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Miranda warnings lost in translation

by | Feb 13, 2018 | Blog |

The most crucial time to understand your civil rights is when you are under arrest. This is when any violation or involuntary surrender of your rights can place your freedom at risk. By law, police who arrest you must inform you of your rights to prevent you from incriminating yourself. However, what if you don’t speak English?

One of the important elements of the U.S. Supreme Court decision called Miranda v. Arizona is that police must clarify that you understood your rights as the officer read them to you. If you speak Spanish or another language, Kansas police must provide you with a translation of your Miranda rights. Unfortunately, many of those translations are confusing and inaccurate, compromising your vital rights.

You have the right to do what?

The Miranda warning advises you to remain silent during questioning because prosecutors will examine whatever you say and use it as evidence against you. Miranda also advises you to get an attorney or to request one if you can’t afford one. Without fluency in Spanish, officers may mispronounce critical words or even use the wrong word. For example, several Spanish-speaking defendants report hearing that they had the right to “point at” a lawyer, not “appoint” one.

The subtle differences in language may cause you to relinquish your rights unintentionally. In one case, an officer did not inform a man that he had a right to remain silent but instead that he had the right to answer questions. Some who were under arrest understood this to mean they could reveal incriminating information without penalty. In another city, an officer had spent 25 years telling the Miranda warning in Spanish so garbled it was nearly nonsense.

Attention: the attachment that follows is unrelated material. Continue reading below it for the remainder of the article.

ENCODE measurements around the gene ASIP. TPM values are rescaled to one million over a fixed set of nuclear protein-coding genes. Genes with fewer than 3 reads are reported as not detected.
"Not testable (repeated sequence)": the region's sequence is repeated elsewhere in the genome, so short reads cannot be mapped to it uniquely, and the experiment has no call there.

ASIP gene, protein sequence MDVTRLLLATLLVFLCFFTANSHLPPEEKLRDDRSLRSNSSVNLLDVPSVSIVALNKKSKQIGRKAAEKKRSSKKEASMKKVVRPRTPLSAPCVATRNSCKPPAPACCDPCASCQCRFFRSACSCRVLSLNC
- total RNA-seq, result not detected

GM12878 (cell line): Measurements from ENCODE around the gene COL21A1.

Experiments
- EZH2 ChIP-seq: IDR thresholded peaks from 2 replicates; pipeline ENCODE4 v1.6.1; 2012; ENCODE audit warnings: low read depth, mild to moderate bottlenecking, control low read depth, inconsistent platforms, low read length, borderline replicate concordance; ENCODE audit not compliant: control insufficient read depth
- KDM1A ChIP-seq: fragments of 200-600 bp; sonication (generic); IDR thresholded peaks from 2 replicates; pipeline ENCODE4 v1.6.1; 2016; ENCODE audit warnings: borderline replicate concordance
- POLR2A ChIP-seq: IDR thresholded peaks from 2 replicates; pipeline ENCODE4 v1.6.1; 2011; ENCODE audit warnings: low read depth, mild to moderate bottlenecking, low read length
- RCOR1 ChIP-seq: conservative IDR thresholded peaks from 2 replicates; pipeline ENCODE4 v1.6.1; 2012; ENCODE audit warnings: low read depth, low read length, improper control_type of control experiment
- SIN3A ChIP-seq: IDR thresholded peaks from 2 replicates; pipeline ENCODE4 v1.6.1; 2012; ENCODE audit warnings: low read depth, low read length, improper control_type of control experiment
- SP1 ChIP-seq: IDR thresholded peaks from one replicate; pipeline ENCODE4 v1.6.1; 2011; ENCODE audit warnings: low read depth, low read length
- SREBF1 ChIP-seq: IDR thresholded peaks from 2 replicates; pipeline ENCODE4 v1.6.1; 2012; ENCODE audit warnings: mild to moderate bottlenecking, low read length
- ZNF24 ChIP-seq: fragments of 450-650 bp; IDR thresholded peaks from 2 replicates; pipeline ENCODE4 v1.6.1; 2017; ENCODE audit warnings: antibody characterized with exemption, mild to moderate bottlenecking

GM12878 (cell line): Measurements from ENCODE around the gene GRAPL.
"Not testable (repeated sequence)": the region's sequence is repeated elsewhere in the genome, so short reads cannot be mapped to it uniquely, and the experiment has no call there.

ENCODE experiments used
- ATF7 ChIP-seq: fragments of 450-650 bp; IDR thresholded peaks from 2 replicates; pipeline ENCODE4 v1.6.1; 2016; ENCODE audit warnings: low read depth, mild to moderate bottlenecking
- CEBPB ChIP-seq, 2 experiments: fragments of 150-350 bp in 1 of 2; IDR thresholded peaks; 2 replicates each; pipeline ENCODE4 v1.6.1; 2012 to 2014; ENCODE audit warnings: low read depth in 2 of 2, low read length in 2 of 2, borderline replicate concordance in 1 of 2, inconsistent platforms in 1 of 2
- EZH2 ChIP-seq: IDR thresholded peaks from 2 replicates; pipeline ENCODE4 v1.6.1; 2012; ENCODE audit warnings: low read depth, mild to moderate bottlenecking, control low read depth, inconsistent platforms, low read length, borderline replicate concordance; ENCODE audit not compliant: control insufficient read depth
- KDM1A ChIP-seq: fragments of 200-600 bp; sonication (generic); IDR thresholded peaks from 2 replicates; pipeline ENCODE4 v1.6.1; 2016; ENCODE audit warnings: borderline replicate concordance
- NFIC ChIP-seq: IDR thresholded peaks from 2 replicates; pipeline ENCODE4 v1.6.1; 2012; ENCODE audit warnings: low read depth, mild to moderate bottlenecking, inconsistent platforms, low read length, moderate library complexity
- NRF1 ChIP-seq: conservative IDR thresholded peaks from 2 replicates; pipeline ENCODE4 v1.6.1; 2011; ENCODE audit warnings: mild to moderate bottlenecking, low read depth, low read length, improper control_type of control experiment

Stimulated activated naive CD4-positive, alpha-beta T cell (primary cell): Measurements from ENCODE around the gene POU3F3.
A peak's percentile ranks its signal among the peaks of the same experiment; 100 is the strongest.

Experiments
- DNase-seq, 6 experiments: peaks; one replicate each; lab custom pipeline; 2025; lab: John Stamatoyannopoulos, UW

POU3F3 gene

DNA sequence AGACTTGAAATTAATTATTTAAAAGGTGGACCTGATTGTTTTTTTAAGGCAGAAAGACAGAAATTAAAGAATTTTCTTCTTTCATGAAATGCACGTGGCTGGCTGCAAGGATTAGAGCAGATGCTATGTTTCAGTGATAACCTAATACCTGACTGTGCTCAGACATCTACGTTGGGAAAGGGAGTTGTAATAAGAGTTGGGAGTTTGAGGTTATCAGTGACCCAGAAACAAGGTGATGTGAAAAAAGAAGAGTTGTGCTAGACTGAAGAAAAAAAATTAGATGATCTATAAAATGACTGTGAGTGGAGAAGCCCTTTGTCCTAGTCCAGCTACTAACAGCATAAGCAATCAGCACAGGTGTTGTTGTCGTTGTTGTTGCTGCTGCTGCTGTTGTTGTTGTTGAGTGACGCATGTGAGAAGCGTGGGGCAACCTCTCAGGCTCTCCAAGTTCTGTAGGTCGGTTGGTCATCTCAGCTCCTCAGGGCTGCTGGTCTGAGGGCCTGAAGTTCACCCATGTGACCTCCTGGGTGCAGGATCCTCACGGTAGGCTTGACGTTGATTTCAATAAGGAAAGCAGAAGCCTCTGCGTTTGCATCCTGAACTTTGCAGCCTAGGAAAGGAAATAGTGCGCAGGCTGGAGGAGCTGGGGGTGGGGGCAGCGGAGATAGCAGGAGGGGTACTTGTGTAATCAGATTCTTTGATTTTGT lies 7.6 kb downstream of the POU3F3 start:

Changes to Miranda translations

The American Bar Association recently voted for official translations of the Miranda warning in Spanish and other languages to insure the most accurate telling of those critical rights. Nevertheless, there are many dialects and regional variations in languages that may still make it difficult for you and others to get a true understanding of your rights when facing law enforcement.

If you find yourself under arrest, it is always wise to politely refuse to answer questions until you receive the counsel of an attorney. Your legal advisor will ensure you have a firm grasp of your rights and will work to protect them throughout every step of the criminal process.